Job Offers Are Never a Sure Thing
By Rick Dacri, Dacri & Associates
"Dewey Defeats Truman" - that famously inaccurate headline on the front of the Chicago Tribune is an apt reminder that there are no sure things in life. Everyone knew that Dewey would win that 1948 Presidential election, everyone but the voters. And Truman was returned to office to the shock of the pundits.
Similarly, "sure things" can ruin many a plan, particularly when it comes to recruitment. Guaranteed hires and placements are never certain.
Too Much Confidence Can Backfire
In a recent executive search that I conducted, I presented three highly-qualified CEO candidates to my client. One of them was absolutely sure that he would be hired. He was very experienced, he had a proven track record and he had impressed the search committee in his initial interview. It was a done deal, but in his mind only.
Though cautioned about being over-confident, he felt it would be a mistake on the client's part not to hire him. He was wrong. He left his "A" game at home before the final interview, something the other two candidates did not do, and the job was not offered to him. In the job search process, it is all about the interview and if you don't shine there, even if you are the most qualified for the job, you go home with hat in hand.
At any stage in your career, you must do the hard work and create strategies to "win" the interview.
On the other side of the coin, employers often feel that if they like a candidate, all they have to do is offer the job and the candidate will give an enthusiastic "yes!" After all, he or she would be a fool to turn them down. Unfortunately, it does not work that way. When hiring stars, employers must also "sell" the candidate on the reasons why they should accept the offer. Recruitment is a two-way street.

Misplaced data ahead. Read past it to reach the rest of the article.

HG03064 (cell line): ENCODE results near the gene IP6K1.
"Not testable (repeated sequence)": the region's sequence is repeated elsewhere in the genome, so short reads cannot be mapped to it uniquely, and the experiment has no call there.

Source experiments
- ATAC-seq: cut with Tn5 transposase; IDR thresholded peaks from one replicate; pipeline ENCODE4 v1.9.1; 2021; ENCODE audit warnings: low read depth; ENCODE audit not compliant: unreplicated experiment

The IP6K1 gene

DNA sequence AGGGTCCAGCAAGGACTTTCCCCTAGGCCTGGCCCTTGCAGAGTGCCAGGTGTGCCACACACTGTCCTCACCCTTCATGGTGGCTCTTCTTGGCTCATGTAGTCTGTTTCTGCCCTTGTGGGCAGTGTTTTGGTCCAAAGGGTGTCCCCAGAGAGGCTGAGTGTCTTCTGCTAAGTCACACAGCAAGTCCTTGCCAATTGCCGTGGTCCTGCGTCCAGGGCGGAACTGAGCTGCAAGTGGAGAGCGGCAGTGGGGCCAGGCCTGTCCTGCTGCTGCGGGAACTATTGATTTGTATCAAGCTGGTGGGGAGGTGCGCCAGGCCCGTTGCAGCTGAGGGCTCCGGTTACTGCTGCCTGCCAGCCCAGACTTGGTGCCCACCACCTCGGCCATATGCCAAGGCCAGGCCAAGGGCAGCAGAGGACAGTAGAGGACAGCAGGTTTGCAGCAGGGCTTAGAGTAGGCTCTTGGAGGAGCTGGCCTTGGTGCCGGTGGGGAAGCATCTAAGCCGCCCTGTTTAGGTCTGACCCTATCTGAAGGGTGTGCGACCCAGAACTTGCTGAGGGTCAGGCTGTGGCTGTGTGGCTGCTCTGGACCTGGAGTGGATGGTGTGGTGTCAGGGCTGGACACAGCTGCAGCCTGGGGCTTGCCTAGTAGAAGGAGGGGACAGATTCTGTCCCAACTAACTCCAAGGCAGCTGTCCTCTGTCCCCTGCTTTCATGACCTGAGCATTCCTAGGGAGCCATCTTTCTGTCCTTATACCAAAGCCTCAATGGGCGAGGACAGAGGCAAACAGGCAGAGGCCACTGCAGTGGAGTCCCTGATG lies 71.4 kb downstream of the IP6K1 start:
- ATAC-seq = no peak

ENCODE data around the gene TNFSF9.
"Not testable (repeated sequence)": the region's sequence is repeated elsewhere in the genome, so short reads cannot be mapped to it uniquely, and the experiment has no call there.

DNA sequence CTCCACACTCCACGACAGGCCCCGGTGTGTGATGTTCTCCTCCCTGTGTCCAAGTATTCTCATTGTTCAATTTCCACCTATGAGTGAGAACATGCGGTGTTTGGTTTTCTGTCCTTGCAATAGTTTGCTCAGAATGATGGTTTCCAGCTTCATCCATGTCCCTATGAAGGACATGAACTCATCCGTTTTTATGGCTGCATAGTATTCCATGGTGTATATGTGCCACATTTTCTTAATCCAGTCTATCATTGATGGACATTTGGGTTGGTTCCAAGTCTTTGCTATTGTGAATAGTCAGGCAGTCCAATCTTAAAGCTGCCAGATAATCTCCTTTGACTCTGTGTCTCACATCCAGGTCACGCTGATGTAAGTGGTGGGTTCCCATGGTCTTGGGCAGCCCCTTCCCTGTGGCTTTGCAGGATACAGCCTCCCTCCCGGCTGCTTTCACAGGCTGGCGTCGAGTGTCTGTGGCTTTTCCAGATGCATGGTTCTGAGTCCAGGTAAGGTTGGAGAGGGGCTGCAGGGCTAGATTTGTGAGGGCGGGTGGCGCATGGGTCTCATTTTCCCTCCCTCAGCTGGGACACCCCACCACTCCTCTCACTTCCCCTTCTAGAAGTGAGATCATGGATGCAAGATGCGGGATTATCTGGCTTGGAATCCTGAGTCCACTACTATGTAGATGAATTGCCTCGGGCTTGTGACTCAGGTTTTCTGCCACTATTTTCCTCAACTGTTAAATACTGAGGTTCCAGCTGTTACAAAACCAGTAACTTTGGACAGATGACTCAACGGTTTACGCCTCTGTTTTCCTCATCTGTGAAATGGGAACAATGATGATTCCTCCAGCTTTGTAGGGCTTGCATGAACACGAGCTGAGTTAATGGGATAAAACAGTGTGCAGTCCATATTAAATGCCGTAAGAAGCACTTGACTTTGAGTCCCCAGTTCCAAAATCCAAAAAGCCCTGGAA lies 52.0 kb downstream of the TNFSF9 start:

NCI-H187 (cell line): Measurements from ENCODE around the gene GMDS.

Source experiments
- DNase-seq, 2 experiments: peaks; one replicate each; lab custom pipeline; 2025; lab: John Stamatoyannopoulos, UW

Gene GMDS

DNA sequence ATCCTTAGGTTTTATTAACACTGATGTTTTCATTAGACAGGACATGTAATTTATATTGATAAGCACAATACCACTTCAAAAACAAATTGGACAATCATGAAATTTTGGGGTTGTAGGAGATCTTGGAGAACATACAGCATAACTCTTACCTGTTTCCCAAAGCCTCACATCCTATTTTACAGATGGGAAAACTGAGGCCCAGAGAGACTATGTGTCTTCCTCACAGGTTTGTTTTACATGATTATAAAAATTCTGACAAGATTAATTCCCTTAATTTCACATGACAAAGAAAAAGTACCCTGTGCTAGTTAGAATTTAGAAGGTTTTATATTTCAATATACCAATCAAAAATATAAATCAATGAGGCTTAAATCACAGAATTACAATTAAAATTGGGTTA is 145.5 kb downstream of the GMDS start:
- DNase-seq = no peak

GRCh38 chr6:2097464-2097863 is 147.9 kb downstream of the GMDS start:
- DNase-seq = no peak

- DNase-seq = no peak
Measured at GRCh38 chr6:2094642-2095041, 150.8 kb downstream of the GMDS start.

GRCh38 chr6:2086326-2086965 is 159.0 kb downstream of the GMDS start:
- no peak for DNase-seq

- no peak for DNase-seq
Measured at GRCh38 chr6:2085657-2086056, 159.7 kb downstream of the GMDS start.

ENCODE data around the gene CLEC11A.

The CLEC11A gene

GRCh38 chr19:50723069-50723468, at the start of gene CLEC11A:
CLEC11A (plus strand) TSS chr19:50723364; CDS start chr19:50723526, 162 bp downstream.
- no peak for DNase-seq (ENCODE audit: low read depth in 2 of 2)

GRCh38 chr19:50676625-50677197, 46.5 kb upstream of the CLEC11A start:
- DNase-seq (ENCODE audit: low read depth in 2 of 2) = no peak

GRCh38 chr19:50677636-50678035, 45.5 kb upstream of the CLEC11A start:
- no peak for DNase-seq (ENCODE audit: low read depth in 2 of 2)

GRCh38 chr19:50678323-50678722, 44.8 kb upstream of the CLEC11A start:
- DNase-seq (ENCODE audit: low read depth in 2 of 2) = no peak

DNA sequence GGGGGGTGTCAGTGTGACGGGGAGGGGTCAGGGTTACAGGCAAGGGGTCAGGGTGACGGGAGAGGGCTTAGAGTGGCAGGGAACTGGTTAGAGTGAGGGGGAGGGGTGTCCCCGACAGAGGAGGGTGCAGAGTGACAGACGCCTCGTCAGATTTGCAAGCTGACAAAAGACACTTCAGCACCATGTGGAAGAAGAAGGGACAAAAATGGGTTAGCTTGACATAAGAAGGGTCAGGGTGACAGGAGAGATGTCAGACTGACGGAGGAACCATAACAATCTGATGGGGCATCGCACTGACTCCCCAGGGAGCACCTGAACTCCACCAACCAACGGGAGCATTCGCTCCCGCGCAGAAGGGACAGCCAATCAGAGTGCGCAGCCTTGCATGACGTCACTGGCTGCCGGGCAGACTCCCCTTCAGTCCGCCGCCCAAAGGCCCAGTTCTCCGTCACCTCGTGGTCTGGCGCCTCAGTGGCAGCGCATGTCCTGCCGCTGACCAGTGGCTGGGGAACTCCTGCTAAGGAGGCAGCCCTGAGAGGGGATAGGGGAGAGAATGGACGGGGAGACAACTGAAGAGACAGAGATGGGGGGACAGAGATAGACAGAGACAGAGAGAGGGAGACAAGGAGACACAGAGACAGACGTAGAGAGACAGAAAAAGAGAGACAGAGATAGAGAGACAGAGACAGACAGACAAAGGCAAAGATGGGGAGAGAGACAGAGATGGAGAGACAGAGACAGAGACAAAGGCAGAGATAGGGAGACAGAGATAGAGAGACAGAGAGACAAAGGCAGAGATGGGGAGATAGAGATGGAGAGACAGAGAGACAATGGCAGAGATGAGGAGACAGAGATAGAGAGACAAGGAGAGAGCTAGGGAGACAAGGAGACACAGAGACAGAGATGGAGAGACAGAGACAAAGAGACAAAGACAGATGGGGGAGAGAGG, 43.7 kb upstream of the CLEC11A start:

Wait for the Close
Confidence is good. But there are no absolutes. As a realtor friend of mine once said: "There are no roses until it closes." The same advice applies to landing a job. You don't have it until it is offered and the employer doesn't have a new employee until you say "yes."
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Rick Dacri is a workforce expert, management consultant, and author of the book Uncomplicating Management: Focus On Your Stars & Your Company Will Soar. Since 1995, his firm, Dacri & Associates has helped organizations improve individual and organizational performance. He can be reached at rick (at) dacri.com and via Dacri.com.